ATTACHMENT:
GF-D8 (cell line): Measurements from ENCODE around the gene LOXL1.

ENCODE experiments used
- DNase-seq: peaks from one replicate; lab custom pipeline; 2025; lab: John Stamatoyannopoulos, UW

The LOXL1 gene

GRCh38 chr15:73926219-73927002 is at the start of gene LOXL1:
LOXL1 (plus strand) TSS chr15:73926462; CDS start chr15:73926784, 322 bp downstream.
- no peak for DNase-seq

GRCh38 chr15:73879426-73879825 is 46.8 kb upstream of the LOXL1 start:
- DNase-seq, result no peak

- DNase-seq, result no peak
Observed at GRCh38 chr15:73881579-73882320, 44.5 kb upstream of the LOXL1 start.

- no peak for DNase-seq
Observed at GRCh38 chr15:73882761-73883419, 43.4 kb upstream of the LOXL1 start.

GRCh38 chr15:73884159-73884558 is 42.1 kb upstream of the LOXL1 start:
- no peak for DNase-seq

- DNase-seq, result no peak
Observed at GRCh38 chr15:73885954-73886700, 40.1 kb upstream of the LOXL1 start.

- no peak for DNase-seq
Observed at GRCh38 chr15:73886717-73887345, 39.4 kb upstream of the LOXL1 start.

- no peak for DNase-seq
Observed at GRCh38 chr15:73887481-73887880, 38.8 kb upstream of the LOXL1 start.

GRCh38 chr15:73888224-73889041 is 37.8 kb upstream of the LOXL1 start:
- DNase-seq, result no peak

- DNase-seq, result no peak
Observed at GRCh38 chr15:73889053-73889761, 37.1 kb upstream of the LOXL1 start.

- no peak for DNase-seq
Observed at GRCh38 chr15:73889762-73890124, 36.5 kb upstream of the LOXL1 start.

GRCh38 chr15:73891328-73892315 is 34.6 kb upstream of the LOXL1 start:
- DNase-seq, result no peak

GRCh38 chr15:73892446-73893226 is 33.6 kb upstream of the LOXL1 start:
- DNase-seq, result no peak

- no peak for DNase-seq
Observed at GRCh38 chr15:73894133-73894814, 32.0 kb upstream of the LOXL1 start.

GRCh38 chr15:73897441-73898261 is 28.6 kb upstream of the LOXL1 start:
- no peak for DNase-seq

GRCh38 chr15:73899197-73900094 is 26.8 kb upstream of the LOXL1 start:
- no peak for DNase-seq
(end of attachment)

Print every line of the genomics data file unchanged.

GF-D8 (cell line): Measurements from ENCODE around the gene LOXL1.

ENCODE experiments used
- DNase-seq: peaks from one replicate; lab custom pipeline; 2025; lab: John Stamatoyannopoulos, UW

The LOXL1 gene

GRCh38 chr15:73926219-73927002 is at the start of gene LOXL1:
LOXL1 (plus strand) TSS chr15:73926462; CDS start chr15:73926784, 322 bp downstream.
- no peak for DNase-seq

GRCh38 chr15:73879426-73879825 is 46.8 kb upstream of the LOXL1 start:
- DNase-seq, result no peak

- DNase-seq, result no peak
Observed at GRCh38 chr15:73881579-73882320, 44.5 kb upstream of the LOXL1 start.

- no peak for DNase-seq
Observed at GRCh38 chr15:73882761-73883419, 43.4 kb upstream of the LOXL1 start.

GRCh38 chr15:73884159-73884558 is 42.1 kb upstream of the LOXL1 start:
- no peak for DNase-seq

- DNase-seq, result no peak
Observed at GRCh38 chr15:73885954-73886700, 40.1 kb upstream of the LOXL1 start.

- no peak for DNase-seq
Observed at GRCh38 chr15:73886717-73887345, 39.4 kb upstream of the LOXL1 start.

- no peak for DNase-seq
Observed at GRCh38 chr15:73887481-73887880, 38.8 kb upstream of the LOXL1 start.

GRCh38 chr15:73888224-73889041 is 37.8 kb upstream of the LOXL1 start:
- DNase-seq, result no peak

- DNase-seq, result no peak
Observed at GRCh38 chr15:73889053-73889761, 37.1 kb upstream of the LOXL1 start.

- no peak for DNase-seq
Observed at GRCh38 chr15:73889762-73890124, 36.5 kb upstream of the LOXL1 start.

GRCh38 chr15:73891328-73892315 is 34.6 kb upstream of the LOXL1 start:
- DNase-seq, result no peak

GRCh38 chr15:73892446-73893226 is 33.6 kb upstream of the LOXL1 start:
- DNase-seq, result no peak

- no peak for DNase-seq
Observed at GRCh38 chr15:73894133-73894814, 32.0 kb upstream of the LOXL1 start.

GRCh38 chr15:73897441-73898261 is 28.6 kb upstream of the LOXL1 start:
- no peak for DNase-seq

GRCh38 chr15:73899197-73900094 is 26.8 kb upstream of the LOXL1 start:
- no peak for DNase-seq